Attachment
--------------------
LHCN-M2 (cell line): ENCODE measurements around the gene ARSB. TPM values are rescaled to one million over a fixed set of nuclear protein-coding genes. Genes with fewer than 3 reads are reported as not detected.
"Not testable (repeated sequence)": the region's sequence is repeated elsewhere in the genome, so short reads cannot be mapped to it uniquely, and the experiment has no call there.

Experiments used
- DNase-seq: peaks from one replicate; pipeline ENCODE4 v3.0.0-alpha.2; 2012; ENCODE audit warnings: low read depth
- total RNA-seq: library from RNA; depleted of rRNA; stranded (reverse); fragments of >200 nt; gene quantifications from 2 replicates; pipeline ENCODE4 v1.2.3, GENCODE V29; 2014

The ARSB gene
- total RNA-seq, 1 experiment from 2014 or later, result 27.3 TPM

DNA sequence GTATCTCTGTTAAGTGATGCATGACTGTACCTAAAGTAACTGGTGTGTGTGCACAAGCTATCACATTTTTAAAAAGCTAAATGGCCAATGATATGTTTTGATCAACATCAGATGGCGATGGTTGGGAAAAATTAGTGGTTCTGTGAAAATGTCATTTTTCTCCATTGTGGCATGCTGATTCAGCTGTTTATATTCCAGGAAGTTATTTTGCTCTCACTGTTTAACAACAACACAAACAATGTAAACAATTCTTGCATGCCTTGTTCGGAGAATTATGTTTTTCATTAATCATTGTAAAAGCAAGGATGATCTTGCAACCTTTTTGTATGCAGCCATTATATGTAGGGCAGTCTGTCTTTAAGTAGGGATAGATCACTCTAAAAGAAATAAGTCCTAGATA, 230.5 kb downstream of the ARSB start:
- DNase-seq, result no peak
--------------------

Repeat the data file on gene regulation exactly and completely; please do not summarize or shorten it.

LHCN-M2 (cell line): ENCODE measurements around the gene ARSB. TPM values are rescaled to one million over a fixed set of nuclear protein-coding genes. Genes with fewer than 3 reads are reported as not detected.
"Not testable (repeated sequence)": the region's sequence is repeated elsewhere in the genome, so short reads cannot be mapped to it uniquely, and the experiment has no call there.

Experiments used
- DNase-seq: peaks from one replicate; pipeline ENCODE4 v3.0.0-alpha.2; 2012; ENCODE audit warnings: low read depth
- total RNA-seq: library from RNA; depleted of rRNA; stranded (reverse); fragments of >200 nt; gene quantifications from 2 replicates; pipeline ENCODE4 v1.2.3, GENCODE V29; 2014

The ARSB gene
- total RNA-seq, 1 experiment from 2014 or later, result 27.3 TPM

DNA sequence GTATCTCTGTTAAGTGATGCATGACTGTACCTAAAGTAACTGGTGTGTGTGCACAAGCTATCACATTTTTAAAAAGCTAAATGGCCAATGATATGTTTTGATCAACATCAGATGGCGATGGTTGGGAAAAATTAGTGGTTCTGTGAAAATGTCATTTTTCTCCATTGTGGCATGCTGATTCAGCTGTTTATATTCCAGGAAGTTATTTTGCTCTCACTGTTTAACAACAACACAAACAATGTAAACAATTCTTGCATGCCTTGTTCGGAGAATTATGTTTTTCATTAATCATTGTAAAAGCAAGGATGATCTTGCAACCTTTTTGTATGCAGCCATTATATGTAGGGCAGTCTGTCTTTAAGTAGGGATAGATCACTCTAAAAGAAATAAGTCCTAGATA, 230.5 kb downstream of the ARSB start:
- DNase-seq, result no peak